ES6 Import & Export – A beginners guide

Importing and exporting modules is a big part of Javascript. Before ES6, importing modules could be included into a script by using the  require() function.  ES6 introduced the import and export keywords which brings Javascript more in line with programming languages like Java and Ruby.

Basic Import

To import a module into a script, you can use the import keyword. Anyone who has looked at a React tutorial will recognise the following syntax:

import React from 'react';

This will import the default package exported by the react npm package.

Basic Export

Similar to module.exports, you can export any class

Relationship.js
class Relationship {
constructor(from, to, type, direction) {
this.from = from;
this.to = to;
this.type = type;
this.direction = direction;
}
}

export default Relationship;

Export or Export Default?

You may have noticed that I used the export default statement when exporting my module. This is something that tripped me up a few times in the early stages.
When using export default, you are telling the Javascript engine that the function or variable should be included as default.

Like in the example above, we can import in the Relationship class with the following code.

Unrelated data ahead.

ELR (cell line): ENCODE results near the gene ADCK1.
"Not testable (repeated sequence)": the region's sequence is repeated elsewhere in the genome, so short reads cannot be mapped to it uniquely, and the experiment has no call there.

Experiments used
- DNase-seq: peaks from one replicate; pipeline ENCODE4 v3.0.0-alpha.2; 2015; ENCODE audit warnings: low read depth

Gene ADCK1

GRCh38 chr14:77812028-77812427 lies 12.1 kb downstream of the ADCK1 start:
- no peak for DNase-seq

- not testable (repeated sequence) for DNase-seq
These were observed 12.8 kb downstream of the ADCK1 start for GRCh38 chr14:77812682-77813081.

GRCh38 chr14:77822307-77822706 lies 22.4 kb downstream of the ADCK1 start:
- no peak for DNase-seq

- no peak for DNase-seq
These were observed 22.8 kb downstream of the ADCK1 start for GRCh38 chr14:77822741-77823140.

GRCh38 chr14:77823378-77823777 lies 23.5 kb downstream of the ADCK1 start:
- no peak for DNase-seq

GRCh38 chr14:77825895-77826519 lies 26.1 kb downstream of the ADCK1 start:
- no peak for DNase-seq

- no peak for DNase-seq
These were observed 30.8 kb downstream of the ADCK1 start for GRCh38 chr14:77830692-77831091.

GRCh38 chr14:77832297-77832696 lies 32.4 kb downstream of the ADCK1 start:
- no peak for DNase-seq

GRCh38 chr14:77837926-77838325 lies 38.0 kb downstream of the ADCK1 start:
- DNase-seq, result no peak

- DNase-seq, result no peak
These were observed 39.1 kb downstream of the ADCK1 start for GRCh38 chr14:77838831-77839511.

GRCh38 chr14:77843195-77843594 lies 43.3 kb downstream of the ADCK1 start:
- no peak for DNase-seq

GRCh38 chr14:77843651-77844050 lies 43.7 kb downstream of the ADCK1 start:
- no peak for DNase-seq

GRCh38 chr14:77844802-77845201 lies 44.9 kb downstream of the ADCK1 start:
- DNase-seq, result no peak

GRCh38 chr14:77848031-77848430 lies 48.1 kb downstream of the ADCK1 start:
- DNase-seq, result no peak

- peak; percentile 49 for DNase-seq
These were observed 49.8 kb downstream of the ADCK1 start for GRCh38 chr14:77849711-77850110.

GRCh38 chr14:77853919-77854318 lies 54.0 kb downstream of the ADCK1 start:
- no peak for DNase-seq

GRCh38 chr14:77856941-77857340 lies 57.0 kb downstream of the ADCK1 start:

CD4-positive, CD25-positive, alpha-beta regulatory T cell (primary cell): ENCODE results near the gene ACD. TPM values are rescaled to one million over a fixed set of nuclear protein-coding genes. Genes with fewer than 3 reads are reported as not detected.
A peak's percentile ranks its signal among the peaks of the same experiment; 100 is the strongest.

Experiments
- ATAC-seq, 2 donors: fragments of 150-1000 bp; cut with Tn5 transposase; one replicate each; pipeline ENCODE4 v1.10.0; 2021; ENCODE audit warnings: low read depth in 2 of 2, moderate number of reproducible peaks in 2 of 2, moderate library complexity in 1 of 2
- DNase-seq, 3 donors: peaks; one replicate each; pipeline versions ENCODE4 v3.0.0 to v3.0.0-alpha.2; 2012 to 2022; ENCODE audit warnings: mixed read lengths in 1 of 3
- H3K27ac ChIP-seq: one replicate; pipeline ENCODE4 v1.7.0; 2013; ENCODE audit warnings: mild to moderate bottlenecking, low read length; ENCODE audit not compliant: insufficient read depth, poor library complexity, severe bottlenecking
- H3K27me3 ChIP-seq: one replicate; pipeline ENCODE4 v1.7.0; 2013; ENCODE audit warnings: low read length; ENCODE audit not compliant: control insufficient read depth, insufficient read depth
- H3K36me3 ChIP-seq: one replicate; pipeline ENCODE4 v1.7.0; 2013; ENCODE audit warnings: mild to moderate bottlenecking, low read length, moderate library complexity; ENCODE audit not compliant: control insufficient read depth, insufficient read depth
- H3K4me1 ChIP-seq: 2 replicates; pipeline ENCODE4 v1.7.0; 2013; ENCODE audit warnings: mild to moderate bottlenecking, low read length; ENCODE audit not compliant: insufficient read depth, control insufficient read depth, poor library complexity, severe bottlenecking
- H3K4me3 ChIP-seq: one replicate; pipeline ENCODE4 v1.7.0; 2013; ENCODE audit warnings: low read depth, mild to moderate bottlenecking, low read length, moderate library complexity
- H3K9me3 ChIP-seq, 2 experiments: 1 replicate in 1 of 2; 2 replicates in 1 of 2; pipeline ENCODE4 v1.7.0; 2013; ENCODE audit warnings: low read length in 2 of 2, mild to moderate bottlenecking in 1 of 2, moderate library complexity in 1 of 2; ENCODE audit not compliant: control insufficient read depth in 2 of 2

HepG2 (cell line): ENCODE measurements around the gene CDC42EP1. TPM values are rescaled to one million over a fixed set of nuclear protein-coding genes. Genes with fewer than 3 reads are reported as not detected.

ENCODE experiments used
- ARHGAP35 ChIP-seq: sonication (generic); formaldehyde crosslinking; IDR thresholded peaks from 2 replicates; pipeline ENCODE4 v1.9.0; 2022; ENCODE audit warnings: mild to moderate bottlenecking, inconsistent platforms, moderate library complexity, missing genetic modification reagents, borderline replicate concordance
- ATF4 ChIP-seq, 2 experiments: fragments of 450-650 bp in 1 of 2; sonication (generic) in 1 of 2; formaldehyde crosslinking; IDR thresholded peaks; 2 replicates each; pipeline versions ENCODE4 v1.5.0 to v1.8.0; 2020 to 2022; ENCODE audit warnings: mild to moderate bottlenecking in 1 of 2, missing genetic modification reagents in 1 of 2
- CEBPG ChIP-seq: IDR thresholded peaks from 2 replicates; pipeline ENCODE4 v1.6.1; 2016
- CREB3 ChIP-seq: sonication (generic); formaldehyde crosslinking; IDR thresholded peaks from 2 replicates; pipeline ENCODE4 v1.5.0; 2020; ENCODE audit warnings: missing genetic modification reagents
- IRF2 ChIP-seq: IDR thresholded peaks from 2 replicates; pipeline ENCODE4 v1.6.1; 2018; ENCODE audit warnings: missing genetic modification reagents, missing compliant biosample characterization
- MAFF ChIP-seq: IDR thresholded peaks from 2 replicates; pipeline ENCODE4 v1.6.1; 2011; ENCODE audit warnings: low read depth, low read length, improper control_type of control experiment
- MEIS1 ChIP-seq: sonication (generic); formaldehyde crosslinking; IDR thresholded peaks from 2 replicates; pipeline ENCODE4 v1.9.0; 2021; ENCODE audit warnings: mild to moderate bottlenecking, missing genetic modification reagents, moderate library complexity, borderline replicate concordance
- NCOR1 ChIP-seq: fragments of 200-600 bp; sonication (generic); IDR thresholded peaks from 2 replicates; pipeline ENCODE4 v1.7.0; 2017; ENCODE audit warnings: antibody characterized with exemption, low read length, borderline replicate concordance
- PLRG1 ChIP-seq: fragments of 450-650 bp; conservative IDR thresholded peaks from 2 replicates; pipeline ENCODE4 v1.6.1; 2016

import Relationship from './Relationship';

At this point, it is worth pointing out that a default module can be imported to any variable name. For example, if we wanted to import the class as SomeRelationshipClass we could also do so.
import SomeRelationshipClass from './Relationship';

Exporting without the default keyword means we will have to use braces to import the file. Say we want to export a constant for an outgoing relationship, we could add another export statement to the file.

Relationship.js
export default class Relationship {
// ...
}

export const DIRECTION_IN = 'DIRECTION_IN';
export const DIRECTION_OUT = 'DIRECTION_OUT';


Note: I have changed the first line of the file to export the Relationship class directly.

Now, we can import both the Relationship at the same time by encapsulating the DIRECTION_OUT variable in braces.

import Relationship, {DIRECTION_OUT} from './Relationship'

We can also use the as keyword to rename the variable.

import Relationship, {DIRECTION_OUT as RELATIONSHIP_DIRECTION_OUT} from './Relationship'

Object destructuring

Destructuring is also something you see a lot in React examples and it can look confusing. You may have seen something similar to the following:

import ReactNative from 'react-native';
const {
AppRegistry,
NavigatorIOS,
StyleSheet,
} = ReactNative;

In short, it is a quick way of extracting variables from a class. The equivalent would be:

const AppRegistry = ReactNative.AppRegistry;
const NavigatorIOS = ReactNative.NavigatorIOS;
const StyleSheet = ReactNative.StyleSheet;

Destructuring is a big topic, you can read more on Destructuring & Assignment on MDN.

Conclusion

Imports and Exports in ES6 are a lot clearer to deal with than the previous module.exports. Once you’ve mastered the export/export default subtleties you should have no problems.